Journalist and filmmaker Phelim McAleer said Facebook censored him after he challenged anti-drilling activists on his documentary’s social media site.
McAleer issued a press release on March 7, claiming Facebook suspended the fanpage for his documentary FrackNation after activists attempted to sabotage his social media presence. The film tries to bust myths about the practice of extracting natural gas from deep underground through hydraulic fracturing — commonly called fracking.
Activists ramped up attacks on the page after it featured popular posts related to an anti-fracking lawsuit in Dimock, Pennsylvania, the press release stated.
Two Dimock families remain in a legal dispute with Cabot Oil and Gas Corp (others previously settled with the company). They sued Cabot claiming that the company’s gas drilling contaminated their water.
McAleer posted a photo of one of the lawsuit’s plaintiffs, Scott Ely, smoking a cigarette.
Facebook removed the photo (below) which contained photoshopped text reading, “SCOTT ELY OUTSIDE COURTROOM SUING GAS COMPANY FOR POISONING HIM AND POLLUTING HIS AIR IN DIMOCK.”
McAleer told MRC Business that FrackNation’s Facebook page was suspended on March 5, and Facebook claimed his posts were removed for “violating community standards.” On Feb. 23, he had posted about a “shocking admission” by the plaintiffs attorney, who had said “this is not a cars about toxic materials ending up in the water.” According to McAleer, the attorney also told the jury “We do not have proof of that.”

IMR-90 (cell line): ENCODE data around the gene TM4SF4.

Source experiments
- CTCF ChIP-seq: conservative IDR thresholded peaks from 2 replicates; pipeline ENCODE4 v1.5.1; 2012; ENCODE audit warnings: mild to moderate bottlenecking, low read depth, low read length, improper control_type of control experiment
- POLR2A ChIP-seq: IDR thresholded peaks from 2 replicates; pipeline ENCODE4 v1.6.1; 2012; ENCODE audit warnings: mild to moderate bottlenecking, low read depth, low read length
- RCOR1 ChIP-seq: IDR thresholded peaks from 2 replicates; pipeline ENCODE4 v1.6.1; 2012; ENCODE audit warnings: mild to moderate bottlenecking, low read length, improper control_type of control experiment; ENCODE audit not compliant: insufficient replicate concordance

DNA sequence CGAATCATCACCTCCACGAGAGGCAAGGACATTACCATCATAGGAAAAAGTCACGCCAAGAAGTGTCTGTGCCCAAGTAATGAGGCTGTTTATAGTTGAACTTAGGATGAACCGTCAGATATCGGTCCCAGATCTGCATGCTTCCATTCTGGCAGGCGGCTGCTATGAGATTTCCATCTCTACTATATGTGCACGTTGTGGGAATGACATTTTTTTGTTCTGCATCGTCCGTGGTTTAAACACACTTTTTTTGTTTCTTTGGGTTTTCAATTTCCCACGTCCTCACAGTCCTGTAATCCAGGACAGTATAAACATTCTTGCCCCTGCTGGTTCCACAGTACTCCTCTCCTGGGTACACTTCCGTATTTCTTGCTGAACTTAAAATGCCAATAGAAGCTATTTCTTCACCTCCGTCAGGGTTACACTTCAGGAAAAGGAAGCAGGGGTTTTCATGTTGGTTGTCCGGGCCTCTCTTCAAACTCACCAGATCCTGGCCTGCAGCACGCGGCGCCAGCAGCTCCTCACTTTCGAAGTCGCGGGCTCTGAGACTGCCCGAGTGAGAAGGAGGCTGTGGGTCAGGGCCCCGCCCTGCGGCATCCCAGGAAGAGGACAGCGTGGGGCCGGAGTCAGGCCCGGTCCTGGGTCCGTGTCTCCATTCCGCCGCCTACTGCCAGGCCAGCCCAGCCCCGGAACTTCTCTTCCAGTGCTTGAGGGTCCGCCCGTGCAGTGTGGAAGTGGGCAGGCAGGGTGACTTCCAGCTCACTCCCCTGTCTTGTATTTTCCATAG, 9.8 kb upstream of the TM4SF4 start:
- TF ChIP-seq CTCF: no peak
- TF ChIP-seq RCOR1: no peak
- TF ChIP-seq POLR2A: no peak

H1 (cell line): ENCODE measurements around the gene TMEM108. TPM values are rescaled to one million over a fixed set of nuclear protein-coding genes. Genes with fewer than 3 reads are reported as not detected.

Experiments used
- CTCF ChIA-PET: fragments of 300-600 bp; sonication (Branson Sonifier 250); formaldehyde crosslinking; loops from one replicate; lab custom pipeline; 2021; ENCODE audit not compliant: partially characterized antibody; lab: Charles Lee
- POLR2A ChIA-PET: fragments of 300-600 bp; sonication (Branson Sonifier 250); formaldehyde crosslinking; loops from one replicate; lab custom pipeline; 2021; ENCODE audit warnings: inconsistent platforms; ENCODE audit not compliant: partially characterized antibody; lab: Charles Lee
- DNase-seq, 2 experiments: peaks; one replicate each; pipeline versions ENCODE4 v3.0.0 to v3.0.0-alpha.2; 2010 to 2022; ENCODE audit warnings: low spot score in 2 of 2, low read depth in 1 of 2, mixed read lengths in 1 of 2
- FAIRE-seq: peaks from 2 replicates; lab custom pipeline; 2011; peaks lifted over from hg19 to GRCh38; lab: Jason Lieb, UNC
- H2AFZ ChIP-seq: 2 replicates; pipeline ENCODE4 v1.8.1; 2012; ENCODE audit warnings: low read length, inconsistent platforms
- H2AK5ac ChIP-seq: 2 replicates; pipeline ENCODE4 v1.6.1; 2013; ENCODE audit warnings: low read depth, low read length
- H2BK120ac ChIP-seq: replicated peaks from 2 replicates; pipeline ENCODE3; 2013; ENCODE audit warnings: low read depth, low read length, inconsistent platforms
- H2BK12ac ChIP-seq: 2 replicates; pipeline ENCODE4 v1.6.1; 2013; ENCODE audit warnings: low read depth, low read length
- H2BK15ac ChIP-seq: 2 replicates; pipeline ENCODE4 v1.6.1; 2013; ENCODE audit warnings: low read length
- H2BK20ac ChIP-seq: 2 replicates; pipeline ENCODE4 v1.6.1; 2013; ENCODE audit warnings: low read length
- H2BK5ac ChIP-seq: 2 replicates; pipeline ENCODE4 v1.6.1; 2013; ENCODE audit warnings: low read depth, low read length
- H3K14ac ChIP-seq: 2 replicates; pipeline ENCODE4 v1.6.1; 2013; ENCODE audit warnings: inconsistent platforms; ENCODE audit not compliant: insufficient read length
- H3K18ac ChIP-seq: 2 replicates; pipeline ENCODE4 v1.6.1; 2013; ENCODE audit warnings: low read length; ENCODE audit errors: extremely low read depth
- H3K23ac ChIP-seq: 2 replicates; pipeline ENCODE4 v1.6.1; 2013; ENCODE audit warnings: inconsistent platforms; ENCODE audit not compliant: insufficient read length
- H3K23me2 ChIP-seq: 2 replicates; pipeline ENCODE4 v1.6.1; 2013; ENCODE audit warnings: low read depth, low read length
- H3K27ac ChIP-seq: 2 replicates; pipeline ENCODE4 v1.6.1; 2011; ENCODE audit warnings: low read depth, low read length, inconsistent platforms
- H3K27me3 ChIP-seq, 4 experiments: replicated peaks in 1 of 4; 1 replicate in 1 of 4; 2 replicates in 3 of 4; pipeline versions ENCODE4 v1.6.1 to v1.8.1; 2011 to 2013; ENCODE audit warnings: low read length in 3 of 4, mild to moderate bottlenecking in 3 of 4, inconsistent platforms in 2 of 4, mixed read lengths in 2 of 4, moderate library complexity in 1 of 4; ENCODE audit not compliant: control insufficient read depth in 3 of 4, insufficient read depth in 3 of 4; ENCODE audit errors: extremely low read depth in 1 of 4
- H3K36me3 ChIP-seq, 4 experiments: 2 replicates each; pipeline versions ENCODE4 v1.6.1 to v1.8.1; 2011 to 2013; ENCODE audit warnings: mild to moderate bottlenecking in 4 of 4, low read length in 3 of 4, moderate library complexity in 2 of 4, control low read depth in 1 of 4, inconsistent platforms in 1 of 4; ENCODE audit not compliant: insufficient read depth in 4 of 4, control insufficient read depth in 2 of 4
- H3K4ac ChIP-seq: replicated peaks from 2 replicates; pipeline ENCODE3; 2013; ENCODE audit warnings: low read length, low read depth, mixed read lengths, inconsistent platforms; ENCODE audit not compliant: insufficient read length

The journalist also claimed that anti-fracking activists flagged a piece he wrote on the trial as inappropriate. That piece was removed from Facebook as well.
McAleer challenged anti-fracking activism with two of his documentaries: GasHoax and FrackNation. He also challenged anti-fracking filmmaker Josh Fox, whose anti-fracking documentary Gasland depicted flammable water in Colorado as resulting from fracking.
After a Chicago screening of Gasland, McAleer suggested the film’s maker Josh Fox failed to accurately portray the cause of flammable water in the film. McAleer cited a study by Colorado’s Division of Water showing that natural causes put gas into the water long before fracking took place.
Popular Mechanics said that the Colorado example of flammable water had nothing to do with fracking, rather investigation found “the homeowner’s own water well had been drilled into a naturally occurring pocket of methane.”